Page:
Unlike a modern-day Wells Fargo, bitcoin depositors must worry not only if their funds will be stored securely, but also if their banker is really a banker. For example, the China-based bitcoin exchange GBL, which launched in May, shut without warning in October, when whoever was running the site absconded with almost 1,000 of people's bitcoins, which were worth about $4.1 million.
The same month as that scam, two separate attacks against Australia-based Inputs.io resulted in the theft of all 4,100 bitcoins -- worth about $1.3 million -- being held by the web wallet service, which had advertised itself as being a "free and secure bitcoin wallet for everyone." Likewise, in November, hackers used a distributed denial-of-service (DDoS) attack to disguise a heist of 1,285 bitcoins -- worth almost $1 million -- from an e-wallet service offered by Denmark-based processing provider Bitcoin Internet Payment System (BIPS).
Needless to say, those e-wallet heists lead security experts to warn users against storing any bitcoins online.
5. Spammers can target bitcoins too
Criminals have also been targeting bitcoin users via spam attacks and bogus websites. For example, Kenny MacDermid, a security research analyst with Arbor Networks' ASERT team, recently said he'd received three copies -- in a single day -- of spam from bitcoin-alarm.net. The site offers instructional videos, as well as a free, downloadable Windows executable called BitcoinAlarm.exe, which purports to tell users when the value of bitcoins fluctuates.
Is the application legitimate? In fact, MacDermid's scans of the executable found that it will install a script on the system that first checks to see if antivirus applications are running, which is never a good sign. "A scan of the rest of the file contains other interesting methods like 'disable_uac,' 'anti_hook,' 'persistence,' 'botkiller,' 'downloader,' 'disable_syste_restore,'" MacDermid said in a blog post.
Digging a bit deeper, another file dropped by the installer is a remote-access Trojan called NetWiredRC, which is used to steal login information, and "likely in this case being used to steal bitcoins," MacDermid said. In case you had any doubts, the Trojan also connects to "bitcoins.dd-dns.de." As of Thursday, 23 out of 49 virus engines flagged Bitcoin Alarm as malicious. But last week, it was only being flagged by Kaspersky Lab.
6. Criminals can dump bitcoins quickly
Theoretically, government agencies running a massive digital dragnet could track some bitcoin transactions -- especially with taps on the right computers -- and unmask the identity of criminals who steal bitcoins and convert them to cash. But as a practical matter, individual bitcoin users shouldn't expect that stolen bitcoins will ever be returned to them. That's not just because bitcoins are relatively untraceable. It's also because criminals dump them as fast as possible.
"It seems cybercriminals are not bitcoins value speculators -- they are interested in quickly monetizing stolen bitcoins or using them as money-laundering mechanism," according to Maor. "They sometimes use additional services such as the Tor hidden service 'Bitcoin Fog Company' as an additional anti-trace back-step."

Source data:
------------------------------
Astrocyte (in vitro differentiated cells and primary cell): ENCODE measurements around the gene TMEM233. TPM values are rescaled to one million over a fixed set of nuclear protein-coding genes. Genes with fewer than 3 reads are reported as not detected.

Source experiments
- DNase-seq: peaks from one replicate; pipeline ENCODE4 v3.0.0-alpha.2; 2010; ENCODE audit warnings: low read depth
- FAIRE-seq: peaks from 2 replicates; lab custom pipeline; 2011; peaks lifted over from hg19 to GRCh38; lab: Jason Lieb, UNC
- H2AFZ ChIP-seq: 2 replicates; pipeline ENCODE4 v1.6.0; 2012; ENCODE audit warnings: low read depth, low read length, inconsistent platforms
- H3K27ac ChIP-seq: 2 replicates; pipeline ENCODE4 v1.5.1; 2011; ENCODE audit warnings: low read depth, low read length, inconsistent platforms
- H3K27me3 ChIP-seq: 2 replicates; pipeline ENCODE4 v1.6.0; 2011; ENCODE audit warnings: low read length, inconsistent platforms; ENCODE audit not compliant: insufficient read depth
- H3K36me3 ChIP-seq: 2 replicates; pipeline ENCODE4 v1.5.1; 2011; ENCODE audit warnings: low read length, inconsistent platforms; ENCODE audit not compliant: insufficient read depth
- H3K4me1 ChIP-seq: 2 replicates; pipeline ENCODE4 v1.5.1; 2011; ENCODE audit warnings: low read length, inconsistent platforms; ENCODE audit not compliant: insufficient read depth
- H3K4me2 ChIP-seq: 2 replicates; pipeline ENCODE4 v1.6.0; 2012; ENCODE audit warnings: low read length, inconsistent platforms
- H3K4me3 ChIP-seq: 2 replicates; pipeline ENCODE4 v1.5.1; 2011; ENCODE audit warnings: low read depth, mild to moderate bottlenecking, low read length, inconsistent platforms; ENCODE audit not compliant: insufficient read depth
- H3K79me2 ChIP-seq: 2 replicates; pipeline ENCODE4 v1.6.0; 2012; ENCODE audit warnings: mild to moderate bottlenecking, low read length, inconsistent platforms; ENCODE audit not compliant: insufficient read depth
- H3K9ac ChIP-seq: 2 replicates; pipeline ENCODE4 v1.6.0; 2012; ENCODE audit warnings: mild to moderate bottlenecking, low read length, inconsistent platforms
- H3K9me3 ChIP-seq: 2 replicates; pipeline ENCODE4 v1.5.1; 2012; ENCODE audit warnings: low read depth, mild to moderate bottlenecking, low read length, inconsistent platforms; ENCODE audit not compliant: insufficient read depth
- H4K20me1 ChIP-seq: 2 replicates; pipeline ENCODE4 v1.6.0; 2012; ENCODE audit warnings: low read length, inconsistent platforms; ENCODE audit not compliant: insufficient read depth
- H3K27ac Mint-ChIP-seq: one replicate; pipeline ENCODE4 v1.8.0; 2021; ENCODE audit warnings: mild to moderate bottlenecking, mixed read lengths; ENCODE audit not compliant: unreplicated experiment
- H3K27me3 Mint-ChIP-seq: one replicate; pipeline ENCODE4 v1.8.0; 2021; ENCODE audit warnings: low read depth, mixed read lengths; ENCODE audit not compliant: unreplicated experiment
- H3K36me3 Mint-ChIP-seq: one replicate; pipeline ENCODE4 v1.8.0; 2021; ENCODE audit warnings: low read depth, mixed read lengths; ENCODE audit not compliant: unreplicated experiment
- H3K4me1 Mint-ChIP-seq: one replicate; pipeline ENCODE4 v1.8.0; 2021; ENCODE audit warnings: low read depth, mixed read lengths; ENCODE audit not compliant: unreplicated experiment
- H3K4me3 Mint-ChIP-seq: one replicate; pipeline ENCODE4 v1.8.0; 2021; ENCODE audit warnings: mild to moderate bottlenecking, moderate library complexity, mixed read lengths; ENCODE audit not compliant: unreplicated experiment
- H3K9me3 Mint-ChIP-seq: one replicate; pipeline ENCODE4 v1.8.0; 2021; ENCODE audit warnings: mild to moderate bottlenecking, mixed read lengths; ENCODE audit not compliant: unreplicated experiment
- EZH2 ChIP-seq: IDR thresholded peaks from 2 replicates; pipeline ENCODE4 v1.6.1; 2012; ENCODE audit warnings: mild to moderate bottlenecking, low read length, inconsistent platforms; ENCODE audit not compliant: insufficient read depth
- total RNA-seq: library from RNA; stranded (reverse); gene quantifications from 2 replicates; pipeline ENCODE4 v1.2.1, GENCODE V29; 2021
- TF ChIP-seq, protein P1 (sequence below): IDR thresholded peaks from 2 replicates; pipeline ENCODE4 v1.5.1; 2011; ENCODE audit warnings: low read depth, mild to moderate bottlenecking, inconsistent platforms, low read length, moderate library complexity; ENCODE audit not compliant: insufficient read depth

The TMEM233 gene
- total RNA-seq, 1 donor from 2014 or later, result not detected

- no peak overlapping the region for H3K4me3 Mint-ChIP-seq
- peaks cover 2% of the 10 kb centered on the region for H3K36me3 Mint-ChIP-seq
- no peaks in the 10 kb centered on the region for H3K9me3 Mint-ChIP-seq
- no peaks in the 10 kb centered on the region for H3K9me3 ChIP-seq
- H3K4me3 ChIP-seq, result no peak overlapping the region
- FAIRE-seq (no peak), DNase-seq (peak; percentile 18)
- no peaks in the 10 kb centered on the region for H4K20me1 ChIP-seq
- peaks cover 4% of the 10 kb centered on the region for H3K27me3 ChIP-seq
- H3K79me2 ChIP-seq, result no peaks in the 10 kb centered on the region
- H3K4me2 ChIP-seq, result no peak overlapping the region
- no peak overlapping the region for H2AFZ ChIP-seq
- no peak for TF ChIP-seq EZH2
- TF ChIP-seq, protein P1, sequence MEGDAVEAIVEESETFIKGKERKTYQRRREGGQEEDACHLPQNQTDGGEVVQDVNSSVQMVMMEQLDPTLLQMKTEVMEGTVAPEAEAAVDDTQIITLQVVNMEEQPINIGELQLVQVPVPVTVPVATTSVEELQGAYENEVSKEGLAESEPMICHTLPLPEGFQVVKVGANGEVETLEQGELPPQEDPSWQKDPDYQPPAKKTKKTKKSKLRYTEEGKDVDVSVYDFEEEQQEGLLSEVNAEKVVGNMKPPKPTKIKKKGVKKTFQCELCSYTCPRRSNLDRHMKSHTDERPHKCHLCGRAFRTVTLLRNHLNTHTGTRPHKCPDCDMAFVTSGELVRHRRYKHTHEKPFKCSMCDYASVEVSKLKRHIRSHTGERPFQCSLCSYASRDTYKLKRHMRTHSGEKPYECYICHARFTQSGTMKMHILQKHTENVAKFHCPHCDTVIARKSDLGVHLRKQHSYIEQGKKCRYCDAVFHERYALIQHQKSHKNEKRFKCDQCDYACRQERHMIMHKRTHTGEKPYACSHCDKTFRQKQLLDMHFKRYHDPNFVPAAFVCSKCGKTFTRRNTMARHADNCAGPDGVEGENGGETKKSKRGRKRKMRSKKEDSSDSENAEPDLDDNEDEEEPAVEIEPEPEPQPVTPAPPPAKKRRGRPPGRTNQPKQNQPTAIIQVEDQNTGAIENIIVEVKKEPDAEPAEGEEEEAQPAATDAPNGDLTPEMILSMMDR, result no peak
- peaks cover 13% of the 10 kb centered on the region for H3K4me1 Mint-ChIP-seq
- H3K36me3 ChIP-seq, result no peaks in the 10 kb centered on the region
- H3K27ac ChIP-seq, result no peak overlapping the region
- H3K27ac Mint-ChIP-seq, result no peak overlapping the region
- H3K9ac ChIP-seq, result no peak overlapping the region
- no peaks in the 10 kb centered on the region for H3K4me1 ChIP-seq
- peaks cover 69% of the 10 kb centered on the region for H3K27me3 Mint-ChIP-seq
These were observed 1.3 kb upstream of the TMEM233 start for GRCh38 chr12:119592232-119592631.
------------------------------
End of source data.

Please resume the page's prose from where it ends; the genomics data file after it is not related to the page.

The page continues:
7. Legal nods suggest bitcoin is here to stay
During the past month, the People's Bank of China has been cracking down on virtual currencies, first by prohibiting Chinese financial institutions from handling bitcoins. This week, the central bank expanded its restrictions, announcing that by the end of January all of the country's third-party payment providers must stop providing clearing services for cryptographic virtual currencies, including bitcoin and litecoin. Cue a selloff, with the news sending the value of bitcoins plummeting by about 40%.
But China is unlikely to blunt investors' enthusiasm in the virtual currency. In fact, many people's optimism has been buoyed by a US Department of Justice official last month telling a Senate committee that bitcoins could be a "legal means of exchange," thus seeming to bolster the virtual currency's long-term viability. "We all recognize that virtual currencies, in and of themselves, are not illegal," Mythili Raman, acting assistant attorney general of the Justice Department's criminal division, said at the Senate hearing.
Likewise, PayPal president David Marcus said earlier this month at the LeWeb conference in Paris that his company would consider accepting bitcoins if their value stopped fluctuating so wildly. "It won't be a currency until volatility slows down," he said. "Whenever the regulatory framework is clearer, and the volatility comes down, then we'll consider it."
In other words, bitcoins' long-term prospects look good. But for all the reasons outlined above, including the weaknesses in many institutions that touch bitcoins, don't expect attackers to discontinue cooking up new ways to steal the cryptographic currency -- and succeeding.
Mathew Schwartz is a freelance writer, editor, and photographer, as well the InformationWeek information security reporter.